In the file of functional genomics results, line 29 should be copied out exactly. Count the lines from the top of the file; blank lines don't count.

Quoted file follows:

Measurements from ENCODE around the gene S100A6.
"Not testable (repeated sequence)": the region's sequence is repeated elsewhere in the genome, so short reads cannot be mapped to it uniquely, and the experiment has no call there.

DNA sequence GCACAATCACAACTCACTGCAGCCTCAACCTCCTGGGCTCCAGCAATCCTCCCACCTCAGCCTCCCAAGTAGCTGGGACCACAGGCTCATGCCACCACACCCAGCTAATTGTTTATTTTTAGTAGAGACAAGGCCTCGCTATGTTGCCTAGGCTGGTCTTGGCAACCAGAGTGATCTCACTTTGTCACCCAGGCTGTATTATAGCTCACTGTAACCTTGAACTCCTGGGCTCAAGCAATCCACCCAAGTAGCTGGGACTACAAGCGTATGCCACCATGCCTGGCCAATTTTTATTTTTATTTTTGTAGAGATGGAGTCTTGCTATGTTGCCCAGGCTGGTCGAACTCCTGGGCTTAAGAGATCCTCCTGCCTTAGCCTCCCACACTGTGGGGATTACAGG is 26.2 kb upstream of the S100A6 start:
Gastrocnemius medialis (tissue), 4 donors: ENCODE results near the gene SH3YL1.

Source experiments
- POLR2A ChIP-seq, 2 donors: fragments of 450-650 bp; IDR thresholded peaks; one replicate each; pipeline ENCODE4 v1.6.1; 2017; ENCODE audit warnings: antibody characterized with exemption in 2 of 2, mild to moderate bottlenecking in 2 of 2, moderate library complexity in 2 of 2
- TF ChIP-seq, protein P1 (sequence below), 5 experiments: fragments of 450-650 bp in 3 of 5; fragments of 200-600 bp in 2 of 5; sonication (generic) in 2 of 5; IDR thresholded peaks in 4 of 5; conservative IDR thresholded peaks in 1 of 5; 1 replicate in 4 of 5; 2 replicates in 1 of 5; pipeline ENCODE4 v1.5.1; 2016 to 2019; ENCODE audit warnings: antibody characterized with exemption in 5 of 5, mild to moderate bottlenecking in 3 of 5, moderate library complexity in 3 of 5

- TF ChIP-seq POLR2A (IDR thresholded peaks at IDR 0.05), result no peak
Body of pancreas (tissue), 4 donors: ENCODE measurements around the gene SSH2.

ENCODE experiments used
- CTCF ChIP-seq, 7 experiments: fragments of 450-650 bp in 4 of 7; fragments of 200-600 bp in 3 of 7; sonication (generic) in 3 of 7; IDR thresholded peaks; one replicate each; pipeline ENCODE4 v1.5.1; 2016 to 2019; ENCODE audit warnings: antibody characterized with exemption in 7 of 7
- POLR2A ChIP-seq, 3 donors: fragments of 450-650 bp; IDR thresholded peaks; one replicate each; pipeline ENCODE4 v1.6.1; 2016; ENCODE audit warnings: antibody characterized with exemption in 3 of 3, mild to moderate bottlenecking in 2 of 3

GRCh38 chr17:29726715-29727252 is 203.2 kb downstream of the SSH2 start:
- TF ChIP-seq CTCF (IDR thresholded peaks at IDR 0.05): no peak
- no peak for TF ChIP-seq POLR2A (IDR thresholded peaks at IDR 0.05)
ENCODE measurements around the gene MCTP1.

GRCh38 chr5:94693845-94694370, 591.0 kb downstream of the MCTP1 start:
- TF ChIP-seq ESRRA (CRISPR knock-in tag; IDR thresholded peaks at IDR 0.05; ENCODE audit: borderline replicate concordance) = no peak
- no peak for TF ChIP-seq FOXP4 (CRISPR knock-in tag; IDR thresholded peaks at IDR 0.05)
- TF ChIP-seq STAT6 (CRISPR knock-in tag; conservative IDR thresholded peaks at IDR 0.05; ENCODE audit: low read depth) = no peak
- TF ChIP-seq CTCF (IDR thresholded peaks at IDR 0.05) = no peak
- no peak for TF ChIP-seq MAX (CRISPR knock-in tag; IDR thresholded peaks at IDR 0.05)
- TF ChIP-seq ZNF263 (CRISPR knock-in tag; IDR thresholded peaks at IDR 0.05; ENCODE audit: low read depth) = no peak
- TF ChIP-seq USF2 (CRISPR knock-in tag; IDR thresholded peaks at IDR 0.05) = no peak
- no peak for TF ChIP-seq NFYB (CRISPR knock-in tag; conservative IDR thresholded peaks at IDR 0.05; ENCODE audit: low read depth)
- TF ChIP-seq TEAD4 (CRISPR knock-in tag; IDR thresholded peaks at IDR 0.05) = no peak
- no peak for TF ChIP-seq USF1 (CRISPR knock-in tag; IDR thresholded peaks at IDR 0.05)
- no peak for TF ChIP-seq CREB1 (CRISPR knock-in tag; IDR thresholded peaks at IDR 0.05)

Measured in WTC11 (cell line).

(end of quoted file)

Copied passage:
Measured in WTC11 (cell line).